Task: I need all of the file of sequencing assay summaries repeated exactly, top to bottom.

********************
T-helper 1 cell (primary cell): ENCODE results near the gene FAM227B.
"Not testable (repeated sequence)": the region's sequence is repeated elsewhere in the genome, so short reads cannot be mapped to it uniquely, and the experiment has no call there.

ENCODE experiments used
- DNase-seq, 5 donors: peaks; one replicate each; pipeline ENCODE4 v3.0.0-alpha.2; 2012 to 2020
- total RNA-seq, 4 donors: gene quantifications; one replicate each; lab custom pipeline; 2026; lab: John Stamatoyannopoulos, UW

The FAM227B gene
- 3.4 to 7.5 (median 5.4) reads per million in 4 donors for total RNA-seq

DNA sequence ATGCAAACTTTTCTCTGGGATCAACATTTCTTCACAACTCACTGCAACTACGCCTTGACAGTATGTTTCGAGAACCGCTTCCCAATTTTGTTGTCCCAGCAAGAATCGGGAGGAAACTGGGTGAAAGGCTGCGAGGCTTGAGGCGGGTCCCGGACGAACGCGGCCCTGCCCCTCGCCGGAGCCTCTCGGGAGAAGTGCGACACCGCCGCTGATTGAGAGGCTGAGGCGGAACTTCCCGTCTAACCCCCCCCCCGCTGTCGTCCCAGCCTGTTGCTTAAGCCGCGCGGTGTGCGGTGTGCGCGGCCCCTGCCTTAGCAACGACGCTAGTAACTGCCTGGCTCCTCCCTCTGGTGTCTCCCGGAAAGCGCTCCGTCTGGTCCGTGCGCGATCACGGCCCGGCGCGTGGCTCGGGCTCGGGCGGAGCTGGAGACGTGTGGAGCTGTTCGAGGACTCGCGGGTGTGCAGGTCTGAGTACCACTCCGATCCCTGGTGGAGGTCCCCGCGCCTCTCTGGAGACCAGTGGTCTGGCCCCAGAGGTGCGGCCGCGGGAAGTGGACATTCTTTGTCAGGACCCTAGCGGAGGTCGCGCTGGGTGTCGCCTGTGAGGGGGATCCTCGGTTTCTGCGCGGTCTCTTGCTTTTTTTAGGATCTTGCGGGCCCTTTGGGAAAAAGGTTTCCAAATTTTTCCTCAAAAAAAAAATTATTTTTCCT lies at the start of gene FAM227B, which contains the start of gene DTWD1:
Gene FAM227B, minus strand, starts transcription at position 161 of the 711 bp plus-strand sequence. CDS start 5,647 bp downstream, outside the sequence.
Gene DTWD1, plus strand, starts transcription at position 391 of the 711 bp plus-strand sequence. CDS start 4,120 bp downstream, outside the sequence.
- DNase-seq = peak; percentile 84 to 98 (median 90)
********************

T-helper 1 cell (primary cell): ENCODE results near the gene FAM227B.
"Not testable (repeated sequence)": the region's sequence is repeated elsewhere in the genome, so short reads cannot be mapped to it uniquely, and the experiment has no call there.

ENCODE experiments used
- DNase-seq, 5 donors: peaks; one replicate each; pipeline ENCODE4 v3.0.0-alpha.2; 2012 to 2020
- total RNA-seq, 4 donors: gene quantifications; one replicate each; lab custom pipeline; 2026; lab: John Stamatoyannopoulos, UW

The FAM227B gene
- 3.4 to 7.5 (median 5.4) reads per million in 4 donors for total RNA-seq

DNA sequence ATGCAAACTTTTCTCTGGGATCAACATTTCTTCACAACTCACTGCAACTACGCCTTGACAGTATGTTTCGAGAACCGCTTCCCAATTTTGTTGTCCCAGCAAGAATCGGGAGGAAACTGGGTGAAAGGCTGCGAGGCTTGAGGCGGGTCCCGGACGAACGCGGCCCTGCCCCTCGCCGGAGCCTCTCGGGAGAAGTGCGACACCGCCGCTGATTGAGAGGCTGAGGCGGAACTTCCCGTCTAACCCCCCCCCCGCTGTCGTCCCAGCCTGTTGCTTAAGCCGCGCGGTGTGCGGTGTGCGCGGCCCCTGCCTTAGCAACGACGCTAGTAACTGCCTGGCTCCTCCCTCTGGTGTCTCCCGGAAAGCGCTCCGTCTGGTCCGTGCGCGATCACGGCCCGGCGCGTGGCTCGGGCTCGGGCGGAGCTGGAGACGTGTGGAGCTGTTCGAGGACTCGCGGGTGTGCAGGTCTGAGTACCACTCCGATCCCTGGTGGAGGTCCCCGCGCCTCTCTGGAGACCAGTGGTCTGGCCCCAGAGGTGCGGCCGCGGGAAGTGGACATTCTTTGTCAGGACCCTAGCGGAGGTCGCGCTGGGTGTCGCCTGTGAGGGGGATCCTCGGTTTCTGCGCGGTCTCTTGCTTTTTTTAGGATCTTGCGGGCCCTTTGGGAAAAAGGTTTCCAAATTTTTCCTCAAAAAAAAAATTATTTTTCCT lies at the start of gene FAM227B, which contains the start of gene DTWD1:
Gene FAM227B, minus strand, starts transcription at position 161 of the 711 bp plus-strand sequence. CDS start 5,647 bp downstream, outside the sequence.
Gene DTWD1, plus strand, starts transcription at position 391 of the 711 bp plus-strand sequence. CDS start 4,120 bp downstream, outside the sequence.
- DNase-seq = peak; percentile 84 to 98 (median 90)